Foot Soldiers of the Sangh – The Big Story News

A group of students attached to the Akhil Bharatiya Vidyarthi Parishad (ABVP), the student wing of the Rashtriya Swayamsevak Sangh (RSS), sit at two counters in the arts faculty of Delhi University (DU).

One is on the main pathway outside the faculty and the other, just a few metres away, in the office of the ABVP, the university’s elected students’ union. Their job: to identify, enrol and educate new voters on the eve of the 2019 general election. As new voters, mostly 18- to 20-year-olds, walk in to fill up the forms, they can’t escape the literature, or the handwritten posters on the office walls. One of them says Vote for a strong leadership, vote for a better India’, another goes How’s the josh? Go and vote, Sir’, echoing the line from Uri, the film on the so-called surgical strikes’ in September 2016.

The posters have one thing in com­mon. They don’t say vote Modi’ or vote BJP’ directly, but they do draw on the prime minister’s punch lines.

One poster is quite direct: Want revenge for Pulwama. Vote for a new India.’ All this notwithstanding the Supreme Court directive on not using the army for campaign purposes. But this is obviously campaigning Sangh Parivar style. Says Siddharth Sharma, a local ABVP leader: We never take names, we only talk about issues. Priya Sharma, a political science student and ABVP worker, adds that most students who come here go back fairly impressed by our focused approach to issues.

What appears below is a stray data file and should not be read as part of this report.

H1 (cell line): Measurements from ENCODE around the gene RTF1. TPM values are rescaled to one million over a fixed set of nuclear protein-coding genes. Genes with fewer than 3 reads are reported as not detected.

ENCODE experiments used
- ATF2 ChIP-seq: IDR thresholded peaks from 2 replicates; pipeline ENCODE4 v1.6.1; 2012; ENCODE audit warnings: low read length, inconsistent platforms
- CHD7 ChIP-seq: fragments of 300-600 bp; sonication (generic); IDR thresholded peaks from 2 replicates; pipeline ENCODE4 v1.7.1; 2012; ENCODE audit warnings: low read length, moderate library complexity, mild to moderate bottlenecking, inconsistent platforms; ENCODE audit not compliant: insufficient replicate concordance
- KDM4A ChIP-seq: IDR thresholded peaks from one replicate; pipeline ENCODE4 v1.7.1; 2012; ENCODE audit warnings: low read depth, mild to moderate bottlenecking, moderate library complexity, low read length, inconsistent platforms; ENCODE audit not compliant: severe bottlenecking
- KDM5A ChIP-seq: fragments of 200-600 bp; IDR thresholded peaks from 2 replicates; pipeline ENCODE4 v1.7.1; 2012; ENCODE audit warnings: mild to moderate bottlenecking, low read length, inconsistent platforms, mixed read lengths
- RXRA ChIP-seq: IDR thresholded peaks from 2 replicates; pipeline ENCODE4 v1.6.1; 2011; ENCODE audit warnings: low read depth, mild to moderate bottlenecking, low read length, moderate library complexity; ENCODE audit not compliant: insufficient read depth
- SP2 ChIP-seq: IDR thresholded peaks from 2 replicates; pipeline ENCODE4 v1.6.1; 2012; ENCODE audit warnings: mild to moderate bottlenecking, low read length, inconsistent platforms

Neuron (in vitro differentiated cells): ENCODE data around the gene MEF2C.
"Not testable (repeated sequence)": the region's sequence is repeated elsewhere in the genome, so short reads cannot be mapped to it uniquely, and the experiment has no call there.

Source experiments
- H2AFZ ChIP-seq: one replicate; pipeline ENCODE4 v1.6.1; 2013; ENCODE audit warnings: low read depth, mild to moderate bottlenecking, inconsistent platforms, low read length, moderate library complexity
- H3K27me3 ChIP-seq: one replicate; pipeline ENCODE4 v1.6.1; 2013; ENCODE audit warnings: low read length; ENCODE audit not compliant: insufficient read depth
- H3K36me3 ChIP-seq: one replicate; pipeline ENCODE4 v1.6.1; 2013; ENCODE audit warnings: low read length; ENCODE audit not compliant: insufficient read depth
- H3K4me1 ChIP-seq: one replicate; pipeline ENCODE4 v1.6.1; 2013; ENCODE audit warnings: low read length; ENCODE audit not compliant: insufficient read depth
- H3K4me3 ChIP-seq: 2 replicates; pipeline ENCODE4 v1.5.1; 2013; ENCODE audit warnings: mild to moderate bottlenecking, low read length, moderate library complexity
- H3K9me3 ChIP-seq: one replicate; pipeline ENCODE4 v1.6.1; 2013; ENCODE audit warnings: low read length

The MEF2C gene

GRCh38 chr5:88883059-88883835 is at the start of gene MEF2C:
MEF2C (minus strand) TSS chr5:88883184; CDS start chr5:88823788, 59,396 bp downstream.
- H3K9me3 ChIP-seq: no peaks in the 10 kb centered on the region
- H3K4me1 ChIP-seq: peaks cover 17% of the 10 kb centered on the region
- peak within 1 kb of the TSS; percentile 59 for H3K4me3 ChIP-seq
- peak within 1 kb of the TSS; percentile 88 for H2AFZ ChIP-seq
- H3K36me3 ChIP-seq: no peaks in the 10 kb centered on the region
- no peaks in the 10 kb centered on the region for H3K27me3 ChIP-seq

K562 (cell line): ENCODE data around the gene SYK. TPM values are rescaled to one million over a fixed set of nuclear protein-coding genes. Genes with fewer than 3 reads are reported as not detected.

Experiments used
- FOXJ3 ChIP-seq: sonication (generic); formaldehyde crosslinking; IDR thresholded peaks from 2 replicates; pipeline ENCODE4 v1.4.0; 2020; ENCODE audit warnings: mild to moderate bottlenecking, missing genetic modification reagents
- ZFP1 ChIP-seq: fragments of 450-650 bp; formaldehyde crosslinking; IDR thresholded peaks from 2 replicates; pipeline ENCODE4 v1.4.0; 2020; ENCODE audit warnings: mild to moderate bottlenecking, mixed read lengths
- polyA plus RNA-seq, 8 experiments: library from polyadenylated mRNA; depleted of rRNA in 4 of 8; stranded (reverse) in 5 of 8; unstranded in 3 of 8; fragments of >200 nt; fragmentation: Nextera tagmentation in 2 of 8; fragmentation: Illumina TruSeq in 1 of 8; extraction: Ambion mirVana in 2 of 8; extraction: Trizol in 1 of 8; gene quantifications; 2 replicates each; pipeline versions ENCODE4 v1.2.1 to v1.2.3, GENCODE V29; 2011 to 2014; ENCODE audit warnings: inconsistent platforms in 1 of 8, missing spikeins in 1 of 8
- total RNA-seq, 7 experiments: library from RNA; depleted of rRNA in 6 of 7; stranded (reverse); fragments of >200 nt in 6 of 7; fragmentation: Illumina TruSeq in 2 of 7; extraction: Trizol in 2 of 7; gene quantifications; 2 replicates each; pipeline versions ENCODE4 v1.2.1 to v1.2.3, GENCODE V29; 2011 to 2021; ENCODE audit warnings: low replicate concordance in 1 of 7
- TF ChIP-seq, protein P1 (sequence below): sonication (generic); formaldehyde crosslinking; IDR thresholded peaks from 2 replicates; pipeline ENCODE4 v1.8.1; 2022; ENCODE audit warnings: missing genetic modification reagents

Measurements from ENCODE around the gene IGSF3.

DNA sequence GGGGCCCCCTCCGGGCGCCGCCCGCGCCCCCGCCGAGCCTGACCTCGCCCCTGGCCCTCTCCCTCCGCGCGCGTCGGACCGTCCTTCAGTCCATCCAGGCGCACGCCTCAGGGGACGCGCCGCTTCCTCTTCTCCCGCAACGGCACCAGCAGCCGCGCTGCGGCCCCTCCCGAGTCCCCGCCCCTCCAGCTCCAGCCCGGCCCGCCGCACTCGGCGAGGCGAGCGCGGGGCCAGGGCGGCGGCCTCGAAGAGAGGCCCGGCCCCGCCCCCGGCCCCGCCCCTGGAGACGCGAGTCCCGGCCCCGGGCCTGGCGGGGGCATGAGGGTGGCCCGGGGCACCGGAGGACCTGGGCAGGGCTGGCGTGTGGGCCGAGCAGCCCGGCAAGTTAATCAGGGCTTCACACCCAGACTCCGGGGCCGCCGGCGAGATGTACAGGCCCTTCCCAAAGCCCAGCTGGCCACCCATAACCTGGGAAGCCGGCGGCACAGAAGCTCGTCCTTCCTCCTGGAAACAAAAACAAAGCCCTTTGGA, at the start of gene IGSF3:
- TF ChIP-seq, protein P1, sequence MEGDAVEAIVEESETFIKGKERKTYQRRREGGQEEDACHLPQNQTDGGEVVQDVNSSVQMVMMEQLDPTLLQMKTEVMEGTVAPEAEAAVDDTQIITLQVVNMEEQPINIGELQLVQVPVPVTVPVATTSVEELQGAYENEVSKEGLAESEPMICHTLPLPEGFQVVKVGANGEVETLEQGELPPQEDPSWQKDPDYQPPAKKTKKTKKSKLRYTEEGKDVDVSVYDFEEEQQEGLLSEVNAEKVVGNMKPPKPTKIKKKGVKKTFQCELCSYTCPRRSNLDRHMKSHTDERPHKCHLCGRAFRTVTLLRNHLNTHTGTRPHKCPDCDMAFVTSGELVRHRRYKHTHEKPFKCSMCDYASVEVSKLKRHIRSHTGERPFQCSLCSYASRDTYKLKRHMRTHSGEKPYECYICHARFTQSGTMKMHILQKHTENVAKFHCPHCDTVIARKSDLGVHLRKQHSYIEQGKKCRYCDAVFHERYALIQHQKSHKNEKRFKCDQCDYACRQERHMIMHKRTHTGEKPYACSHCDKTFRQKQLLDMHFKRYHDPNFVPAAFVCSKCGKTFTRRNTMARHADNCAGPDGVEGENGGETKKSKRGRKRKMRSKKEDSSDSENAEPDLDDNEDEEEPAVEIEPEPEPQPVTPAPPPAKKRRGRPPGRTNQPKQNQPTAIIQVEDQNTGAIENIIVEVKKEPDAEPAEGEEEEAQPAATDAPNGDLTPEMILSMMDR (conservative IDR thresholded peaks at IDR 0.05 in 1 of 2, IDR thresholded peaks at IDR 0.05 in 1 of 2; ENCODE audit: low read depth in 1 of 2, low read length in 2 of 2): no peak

And there are many converts. Sapna Sankhla, 19, daughter of a grocery shop owner and a first-time voter, is fairly imp­ressed with the ABVP’s approach: My vote is for the BJP. Prime Minister Narendra Modi is an honest, sincere man and he has brought transparency to the government. Shubham Goel, a third-year BCom student at the Shri Ram College of Commerce and also a first-time voter, concurs: On most issues, the opposition seems to be criticising Modi for no reason. Like they keep talking about women’s empowerment and safety, but it is the NDA which has done the most in this area, right from banning triple talaq to making child rape punishable by death.